Mama Shujaa, I loved her “somewhat addicting” too! It’s so nice to have you back.

Rose said...

How many of us have wished we could go back and do over a bad day in our lives? An interesting premise for the novel that surely will appeal to teenagers.

So glad you included the photo of your bookstore. I love independent bookstores like this; sadly, the really good one we had closed a year ago.

☆sapphire said...

Thanks for the pair of reviews! It sounds like a funny book! I love to read funny books! And I was interested to see the DVD, Droundhog Day. The trailer was very intriguing!
The bookstore in the first photo is lovely! I envy you because many individual small bookstores have been closed in Japan due to financial difficulties.

Sarah Laurence said...

Rose and Sapphire, I’m sorry to hear that your independent bookstores shut; especially that this is pervasive in Japan. Independents are struggling across America, as are the giant chains that pushed many independents out of business.

On Nantucket Island there are 2 independent bookstores and no chains. It’s worth a visit just for that! I used to prefer the other one, Mitchell’s Book Corner, which carried more new titles and more novels by female authors, but it changed ownership and now has less fiction. Nantucket Bookworks has a big YA section and has gotten better at stocking new releases.

My town is Maine also has an independent bookstore, Gulf of Maine Books, which has been there since the 70s with the same owners. It’s delightfully bent towards literary fiction, Maine author and liberal. My only complaint is they don’t stock much YA, but you can order titles from them. There are also independent bookstores in Bath, Falmouth and Portland within a half an hour drive from us.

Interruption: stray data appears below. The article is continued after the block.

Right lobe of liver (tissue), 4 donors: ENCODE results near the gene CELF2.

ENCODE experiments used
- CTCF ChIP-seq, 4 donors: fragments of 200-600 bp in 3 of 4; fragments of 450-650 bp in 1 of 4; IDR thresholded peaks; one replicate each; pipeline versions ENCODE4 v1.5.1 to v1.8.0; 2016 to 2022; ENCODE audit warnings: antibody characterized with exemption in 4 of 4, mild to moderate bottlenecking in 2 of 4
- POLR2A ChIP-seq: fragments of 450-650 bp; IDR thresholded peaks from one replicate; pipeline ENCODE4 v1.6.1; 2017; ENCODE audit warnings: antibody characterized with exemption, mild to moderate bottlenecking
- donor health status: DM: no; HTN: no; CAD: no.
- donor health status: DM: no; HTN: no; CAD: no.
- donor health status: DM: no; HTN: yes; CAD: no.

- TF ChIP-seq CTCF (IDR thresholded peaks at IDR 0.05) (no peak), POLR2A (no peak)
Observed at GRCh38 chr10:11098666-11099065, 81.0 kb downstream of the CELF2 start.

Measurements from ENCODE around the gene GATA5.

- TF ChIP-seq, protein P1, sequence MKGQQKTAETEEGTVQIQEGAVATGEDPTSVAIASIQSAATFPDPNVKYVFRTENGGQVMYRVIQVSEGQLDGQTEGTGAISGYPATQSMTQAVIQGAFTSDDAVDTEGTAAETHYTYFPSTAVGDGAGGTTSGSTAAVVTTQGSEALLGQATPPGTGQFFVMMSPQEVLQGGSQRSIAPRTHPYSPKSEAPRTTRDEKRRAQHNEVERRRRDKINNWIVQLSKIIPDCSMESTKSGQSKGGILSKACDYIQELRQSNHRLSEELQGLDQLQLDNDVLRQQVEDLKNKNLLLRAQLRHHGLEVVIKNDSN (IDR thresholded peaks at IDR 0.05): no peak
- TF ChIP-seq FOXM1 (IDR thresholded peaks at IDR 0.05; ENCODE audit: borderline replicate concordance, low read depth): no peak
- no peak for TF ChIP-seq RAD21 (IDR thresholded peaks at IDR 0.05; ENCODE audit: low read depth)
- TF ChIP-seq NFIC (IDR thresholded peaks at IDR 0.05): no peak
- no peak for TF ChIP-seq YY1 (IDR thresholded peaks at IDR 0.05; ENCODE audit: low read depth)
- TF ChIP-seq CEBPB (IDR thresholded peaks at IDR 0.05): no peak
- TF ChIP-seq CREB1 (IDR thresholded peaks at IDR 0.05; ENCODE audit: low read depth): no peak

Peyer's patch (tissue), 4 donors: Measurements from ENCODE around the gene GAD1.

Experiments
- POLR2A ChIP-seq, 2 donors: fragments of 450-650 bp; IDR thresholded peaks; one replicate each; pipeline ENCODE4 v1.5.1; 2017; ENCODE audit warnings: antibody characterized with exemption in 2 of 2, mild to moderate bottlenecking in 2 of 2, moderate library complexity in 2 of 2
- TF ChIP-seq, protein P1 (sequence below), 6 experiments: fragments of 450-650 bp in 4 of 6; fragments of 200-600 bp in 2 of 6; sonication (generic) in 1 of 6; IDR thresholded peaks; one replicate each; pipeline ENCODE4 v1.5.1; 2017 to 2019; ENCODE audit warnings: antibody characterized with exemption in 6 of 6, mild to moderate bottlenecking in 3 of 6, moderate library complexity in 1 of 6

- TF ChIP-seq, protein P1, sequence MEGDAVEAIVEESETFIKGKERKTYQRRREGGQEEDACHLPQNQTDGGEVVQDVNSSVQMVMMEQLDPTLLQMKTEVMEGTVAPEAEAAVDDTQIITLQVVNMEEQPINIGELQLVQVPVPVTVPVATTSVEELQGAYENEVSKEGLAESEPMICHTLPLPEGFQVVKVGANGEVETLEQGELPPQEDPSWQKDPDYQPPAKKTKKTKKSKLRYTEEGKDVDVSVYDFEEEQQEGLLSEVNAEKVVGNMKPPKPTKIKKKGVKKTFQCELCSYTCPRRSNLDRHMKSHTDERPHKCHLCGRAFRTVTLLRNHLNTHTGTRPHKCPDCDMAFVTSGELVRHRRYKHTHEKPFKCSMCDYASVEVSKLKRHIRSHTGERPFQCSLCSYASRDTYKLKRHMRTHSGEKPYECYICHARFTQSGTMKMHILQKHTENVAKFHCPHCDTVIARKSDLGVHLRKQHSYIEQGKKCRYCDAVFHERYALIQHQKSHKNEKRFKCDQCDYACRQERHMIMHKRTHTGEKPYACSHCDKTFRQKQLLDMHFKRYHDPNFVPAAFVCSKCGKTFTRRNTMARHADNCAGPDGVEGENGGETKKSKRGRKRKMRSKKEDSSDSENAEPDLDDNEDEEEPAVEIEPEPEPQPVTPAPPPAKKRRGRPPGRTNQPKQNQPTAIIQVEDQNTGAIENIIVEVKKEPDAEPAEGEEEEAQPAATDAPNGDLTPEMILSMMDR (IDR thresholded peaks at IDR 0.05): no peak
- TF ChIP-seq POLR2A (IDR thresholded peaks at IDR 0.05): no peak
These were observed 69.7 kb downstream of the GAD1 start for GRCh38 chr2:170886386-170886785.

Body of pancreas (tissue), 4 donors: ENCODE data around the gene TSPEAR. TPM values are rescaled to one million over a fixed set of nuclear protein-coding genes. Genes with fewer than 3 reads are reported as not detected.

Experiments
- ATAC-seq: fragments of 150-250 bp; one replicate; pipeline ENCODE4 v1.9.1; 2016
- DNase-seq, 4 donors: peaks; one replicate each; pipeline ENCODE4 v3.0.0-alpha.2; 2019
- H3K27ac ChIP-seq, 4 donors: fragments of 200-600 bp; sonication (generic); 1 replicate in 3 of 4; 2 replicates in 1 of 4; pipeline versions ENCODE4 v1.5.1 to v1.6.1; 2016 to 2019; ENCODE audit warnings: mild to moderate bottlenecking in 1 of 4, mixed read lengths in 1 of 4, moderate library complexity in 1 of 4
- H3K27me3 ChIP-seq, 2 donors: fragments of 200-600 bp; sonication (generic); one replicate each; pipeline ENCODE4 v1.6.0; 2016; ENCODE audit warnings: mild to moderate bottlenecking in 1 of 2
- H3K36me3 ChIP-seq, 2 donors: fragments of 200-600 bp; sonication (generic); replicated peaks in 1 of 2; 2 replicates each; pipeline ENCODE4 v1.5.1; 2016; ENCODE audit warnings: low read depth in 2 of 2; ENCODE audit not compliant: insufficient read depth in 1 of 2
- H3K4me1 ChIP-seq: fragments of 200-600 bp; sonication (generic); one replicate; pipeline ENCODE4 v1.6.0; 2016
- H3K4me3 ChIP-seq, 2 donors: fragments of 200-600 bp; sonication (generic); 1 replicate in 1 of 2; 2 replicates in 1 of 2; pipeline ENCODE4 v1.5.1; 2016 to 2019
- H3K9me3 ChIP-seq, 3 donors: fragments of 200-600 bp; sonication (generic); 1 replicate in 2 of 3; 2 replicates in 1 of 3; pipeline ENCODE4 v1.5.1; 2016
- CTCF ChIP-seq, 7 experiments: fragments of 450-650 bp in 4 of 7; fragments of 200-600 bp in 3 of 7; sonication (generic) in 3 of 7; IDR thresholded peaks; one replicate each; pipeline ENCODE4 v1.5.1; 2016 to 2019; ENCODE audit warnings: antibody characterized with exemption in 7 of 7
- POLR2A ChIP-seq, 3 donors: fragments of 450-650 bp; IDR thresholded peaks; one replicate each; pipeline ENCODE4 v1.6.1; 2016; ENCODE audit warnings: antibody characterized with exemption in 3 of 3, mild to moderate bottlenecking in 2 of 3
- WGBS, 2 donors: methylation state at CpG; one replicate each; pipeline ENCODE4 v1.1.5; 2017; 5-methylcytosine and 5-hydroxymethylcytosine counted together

cynthia newberry martin said...

I have to admit my favorite thing about this post is the lovely photo of Nantucket Bookworks at the top--I have very fond memories of being in that bookstore. My second favorite thing is your daughter's statement that you "didn’t seem very convinced, but that was just part of why I picked it, to see what it was really like." Great!

Elenka said...

What a sweet little shop!

Sarah Laurence said...

Cynthia, that’s so cool that we love the same bookstore. Nothing like literary sparing with a daughter!

Elenka, it’s just as sweet inside.

Loraine said...

http://lorxiebookreviews.blogspot.com/2012/05/before-i-fall-by-lauren-oliver.html just finished reading this book, i love your review :)

Sarah Laurence said...

Loraine, I enjoyed your review too but I couldn't leave a comment. Your embedded comment form cuts off the word verification. Nice to connect with you!